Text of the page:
Cops identify 4th swimmer to drown off Jersey Shore this week
ATLANTIC CITY — An Illinois man has been identified as the man who went missing off the Steel Pier on Tuesday night.
Atlantic City Police said people on the beach noticed the body of Jeffrey Wilkens, 31, floating in the ocean near the former Revel casino.
He is at least the 4th person to drown in the ocean this week.
The most recent ocean drownings incidents include:
- Wednesday: A 74-year-old man, whose identity has not yet been disclosed, was knocked over by a wave near the 59th Street beach in Sea Isle City.
- Monday: Brian Zwaan, 58, of Berwyn, Pennsylvania, had a medical emergency in the ocean off the 86th Street beach in Sea Isle City.
- Sunday: Zuzana Oravcová,24-year-old Slovakian woman, drowned after taking a late night swim Sunday in the Atlantic Ocean off Point Pleasant Beach.
- June: Emily Gonzalez-Perez and her cousin Mitzi Hernandez died within days of each other after swimming on an unguarded beach in Belmar.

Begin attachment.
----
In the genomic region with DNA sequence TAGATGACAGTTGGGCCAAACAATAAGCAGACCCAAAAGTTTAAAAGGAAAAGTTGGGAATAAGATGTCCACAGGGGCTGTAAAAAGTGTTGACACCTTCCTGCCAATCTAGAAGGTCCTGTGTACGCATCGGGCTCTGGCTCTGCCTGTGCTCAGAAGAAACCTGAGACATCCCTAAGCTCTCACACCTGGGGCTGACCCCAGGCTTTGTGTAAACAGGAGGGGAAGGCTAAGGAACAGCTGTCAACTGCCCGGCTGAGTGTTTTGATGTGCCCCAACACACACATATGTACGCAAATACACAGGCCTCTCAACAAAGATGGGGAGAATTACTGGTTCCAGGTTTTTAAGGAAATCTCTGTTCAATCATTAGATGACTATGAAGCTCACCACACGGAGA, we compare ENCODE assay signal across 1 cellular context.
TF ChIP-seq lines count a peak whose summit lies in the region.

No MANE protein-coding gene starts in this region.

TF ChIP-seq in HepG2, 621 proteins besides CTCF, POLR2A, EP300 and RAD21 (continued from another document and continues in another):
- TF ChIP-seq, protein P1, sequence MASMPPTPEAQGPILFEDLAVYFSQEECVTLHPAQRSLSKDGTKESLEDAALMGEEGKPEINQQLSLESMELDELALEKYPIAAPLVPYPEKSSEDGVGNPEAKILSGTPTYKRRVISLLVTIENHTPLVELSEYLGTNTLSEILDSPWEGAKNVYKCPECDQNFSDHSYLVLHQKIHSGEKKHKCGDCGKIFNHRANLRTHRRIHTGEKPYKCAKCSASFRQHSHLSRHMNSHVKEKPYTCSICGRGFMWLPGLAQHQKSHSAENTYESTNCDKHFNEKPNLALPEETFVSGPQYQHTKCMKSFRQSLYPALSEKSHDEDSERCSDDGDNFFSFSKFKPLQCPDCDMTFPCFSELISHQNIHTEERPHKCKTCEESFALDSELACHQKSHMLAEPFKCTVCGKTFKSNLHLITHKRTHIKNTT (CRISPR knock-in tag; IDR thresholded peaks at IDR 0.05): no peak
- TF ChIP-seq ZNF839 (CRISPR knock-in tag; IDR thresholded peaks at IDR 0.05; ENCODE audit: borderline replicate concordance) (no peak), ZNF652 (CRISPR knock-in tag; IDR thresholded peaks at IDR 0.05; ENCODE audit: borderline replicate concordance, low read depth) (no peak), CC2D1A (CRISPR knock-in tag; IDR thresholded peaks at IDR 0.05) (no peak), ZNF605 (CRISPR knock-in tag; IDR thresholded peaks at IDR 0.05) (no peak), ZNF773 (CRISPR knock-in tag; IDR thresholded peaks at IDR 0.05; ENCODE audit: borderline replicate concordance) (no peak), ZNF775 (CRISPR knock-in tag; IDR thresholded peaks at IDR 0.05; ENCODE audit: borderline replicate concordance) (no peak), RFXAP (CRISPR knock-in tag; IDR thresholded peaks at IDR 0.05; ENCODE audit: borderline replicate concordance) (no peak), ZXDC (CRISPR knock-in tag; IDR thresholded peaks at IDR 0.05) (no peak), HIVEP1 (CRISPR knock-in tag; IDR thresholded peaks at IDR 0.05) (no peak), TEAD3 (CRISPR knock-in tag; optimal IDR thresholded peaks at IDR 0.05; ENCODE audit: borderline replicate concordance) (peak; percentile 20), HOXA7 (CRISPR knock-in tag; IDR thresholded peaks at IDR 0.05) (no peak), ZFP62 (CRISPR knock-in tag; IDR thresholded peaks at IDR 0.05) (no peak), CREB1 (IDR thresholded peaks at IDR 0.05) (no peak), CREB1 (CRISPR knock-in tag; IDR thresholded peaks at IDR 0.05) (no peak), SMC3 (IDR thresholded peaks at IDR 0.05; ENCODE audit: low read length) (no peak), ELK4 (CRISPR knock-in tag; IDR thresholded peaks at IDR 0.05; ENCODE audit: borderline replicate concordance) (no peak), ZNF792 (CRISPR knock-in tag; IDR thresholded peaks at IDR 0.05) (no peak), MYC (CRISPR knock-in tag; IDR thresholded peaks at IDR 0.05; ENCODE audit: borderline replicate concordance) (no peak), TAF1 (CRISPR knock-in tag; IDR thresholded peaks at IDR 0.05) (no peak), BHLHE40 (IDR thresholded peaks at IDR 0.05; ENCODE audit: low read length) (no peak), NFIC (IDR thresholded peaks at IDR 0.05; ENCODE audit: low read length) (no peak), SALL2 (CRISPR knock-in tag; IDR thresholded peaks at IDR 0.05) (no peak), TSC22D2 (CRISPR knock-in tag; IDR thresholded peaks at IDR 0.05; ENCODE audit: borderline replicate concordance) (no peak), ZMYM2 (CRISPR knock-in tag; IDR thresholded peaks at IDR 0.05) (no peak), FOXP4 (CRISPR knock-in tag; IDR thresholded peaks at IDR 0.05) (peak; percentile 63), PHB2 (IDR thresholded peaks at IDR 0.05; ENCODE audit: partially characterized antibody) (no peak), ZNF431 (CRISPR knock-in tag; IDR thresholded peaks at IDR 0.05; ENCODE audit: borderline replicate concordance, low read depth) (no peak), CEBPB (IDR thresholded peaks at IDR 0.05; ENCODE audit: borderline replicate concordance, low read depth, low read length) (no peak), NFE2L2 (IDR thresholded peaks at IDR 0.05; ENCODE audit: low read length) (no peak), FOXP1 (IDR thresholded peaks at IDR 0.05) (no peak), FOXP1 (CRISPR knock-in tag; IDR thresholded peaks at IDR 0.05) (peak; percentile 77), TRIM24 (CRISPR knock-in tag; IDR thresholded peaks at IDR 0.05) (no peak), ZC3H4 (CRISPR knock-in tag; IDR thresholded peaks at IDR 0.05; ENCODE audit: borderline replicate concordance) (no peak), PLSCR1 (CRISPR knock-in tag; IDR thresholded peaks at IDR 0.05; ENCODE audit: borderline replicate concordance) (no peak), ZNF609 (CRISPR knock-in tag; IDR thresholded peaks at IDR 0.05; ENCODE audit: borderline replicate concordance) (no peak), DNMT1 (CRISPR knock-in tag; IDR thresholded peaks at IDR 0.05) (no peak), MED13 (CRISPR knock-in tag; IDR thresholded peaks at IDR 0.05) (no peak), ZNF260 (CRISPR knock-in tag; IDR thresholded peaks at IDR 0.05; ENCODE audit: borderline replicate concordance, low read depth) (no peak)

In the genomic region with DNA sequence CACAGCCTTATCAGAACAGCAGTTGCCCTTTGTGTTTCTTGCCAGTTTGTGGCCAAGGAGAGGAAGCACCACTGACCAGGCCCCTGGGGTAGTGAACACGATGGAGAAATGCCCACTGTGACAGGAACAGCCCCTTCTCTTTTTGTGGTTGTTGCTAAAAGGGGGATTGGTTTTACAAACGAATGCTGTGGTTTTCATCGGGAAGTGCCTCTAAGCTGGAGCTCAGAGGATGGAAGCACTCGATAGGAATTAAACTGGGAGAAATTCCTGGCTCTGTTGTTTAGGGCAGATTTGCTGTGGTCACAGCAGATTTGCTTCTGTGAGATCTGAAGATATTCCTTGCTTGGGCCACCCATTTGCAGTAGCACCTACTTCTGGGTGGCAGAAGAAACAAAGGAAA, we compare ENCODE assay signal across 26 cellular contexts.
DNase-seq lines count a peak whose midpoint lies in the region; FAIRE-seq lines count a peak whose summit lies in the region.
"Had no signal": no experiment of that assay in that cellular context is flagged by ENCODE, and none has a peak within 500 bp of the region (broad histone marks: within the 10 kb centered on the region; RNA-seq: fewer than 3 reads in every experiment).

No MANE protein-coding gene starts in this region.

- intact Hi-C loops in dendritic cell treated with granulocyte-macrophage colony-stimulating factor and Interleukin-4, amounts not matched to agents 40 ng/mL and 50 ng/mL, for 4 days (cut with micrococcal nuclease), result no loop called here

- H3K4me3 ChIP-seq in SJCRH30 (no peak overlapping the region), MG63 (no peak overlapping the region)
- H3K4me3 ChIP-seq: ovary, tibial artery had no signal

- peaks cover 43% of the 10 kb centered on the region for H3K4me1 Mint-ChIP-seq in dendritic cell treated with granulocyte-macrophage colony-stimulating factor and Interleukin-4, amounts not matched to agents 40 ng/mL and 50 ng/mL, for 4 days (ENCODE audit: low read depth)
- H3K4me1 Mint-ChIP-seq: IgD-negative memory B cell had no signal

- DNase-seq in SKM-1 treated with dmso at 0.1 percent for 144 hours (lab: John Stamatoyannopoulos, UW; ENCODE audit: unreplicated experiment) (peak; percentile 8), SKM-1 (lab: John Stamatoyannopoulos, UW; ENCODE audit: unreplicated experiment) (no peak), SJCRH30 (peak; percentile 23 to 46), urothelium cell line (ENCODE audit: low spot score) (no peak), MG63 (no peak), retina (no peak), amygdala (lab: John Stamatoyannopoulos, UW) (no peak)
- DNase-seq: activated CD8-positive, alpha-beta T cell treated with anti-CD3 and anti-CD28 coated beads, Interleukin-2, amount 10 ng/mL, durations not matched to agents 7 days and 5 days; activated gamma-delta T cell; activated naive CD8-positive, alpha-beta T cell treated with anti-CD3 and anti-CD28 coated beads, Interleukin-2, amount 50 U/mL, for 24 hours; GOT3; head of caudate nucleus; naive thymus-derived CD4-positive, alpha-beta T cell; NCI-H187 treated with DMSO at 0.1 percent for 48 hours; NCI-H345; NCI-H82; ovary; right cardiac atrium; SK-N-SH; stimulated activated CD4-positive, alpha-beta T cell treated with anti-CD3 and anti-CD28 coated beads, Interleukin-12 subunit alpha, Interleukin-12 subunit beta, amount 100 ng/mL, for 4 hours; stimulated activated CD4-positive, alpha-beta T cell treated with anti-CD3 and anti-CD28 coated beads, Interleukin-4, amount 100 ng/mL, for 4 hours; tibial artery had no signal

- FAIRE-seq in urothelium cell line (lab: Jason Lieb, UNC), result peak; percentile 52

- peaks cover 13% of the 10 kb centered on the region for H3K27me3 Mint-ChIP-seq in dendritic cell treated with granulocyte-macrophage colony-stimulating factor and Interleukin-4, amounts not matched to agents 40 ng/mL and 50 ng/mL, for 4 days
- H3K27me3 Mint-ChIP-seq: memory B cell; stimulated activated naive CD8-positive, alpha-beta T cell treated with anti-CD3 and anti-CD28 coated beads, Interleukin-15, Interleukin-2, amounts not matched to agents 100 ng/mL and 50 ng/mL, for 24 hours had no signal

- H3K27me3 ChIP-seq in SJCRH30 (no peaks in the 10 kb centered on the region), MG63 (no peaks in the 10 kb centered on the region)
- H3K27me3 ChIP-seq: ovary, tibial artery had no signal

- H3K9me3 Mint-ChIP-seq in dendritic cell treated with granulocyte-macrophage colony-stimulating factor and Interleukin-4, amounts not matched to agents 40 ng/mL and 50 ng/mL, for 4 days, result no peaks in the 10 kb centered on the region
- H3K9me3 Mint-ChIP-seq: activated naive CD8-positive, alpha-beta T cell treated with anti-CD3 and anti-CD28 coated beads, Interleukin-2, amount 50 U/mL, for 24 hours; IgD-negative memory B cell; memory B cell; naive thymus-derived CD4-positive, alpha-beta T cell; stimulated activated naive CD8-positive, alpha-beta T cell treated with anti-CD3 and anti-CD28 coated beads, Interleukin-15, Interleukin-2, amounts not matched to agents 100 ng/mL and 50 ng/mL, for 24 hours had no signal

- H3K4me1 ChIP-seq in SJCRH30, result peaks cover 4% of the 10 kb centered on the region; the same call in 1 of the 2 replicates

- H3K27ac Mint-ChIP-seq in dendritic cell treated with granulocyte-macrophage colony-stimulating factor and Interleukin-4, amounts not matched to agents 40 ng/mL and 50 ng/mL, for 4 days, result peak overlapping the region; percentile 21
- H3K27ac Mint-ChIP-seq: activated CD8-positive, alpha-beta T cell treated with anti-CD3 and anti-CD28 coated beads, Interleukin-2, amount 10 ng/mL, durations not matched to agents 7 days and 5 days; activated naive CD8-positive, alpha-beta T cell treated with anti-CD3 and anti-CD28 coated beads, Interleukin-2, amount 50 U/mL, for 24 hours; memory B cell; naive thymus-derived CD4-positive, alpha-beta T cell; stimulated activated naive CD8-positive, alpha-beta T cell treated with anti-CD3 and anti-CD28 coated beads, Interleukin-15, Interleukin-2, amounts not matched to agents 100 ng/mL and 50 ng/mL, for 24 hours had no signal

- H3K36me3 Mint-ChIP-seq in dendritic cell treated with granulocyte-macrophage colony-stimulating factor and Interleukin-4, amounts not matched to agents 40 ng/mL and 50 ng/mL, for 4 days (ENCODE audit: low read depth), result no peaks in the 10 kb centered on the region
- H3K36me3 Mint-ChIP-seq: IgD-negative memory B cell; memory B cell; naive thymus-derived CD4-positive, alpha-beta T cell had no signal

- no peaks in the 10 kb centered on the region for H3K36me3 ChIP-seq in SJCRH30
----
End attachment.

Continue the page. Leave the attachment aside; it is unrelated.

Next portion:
- June: Kaliyah Hand, 16. of Atlantic City, and Ramon Quinn, 15, of Pleasantville, drowned off Atlantic City after swimming when lifeguards were off duty.
Off-duty lifeguards saved a 10-year-old from a rip current in the Brick area last week.
The American Red Cross has several suggestions for swimming
- Swim in designated areas supervised by lifeguards.
- Always swim with a buddy; do not allow anyone to swim alone. Even at a public pool or a lifeguarded beach, use the buddy system!
- Ensure that everyone in the family learns to swim well.
- Never leave a young child unattended near water and do not trust a child’s life to another child; teach children to always ask permission to go near water.
- Have young children or inexperienced swimmers wear U.S. Coast Guard-approved life jackets around water, but do not rely on life jackets alone.
- Establish rules for your family and enforce them without fail. For example, set limits based on each person’s ability, do not let anyone play around drains and suction fittings, and do not allow swimmers to hyperventilate before swimming under water or have breath-holding contests.
- Even if you do not plan on swimming, be cautious around natural bodies of water including ocean shoreline, rivers and lakes. Cold temperatures, currents and underwater hazards can make a fall into these bodies of water dangerous.
- If you go boating, wear a life jacket. Most boating fatalities occur from drowning.
Avoid alcohol use. Alcohol impairs judgment, balance and coordination; affects swimming and diving skills; and reduces the body’s ability to stay warm.
Contact reporter Dan Alexander at Dan.Alexander@townsquaremedia.com.
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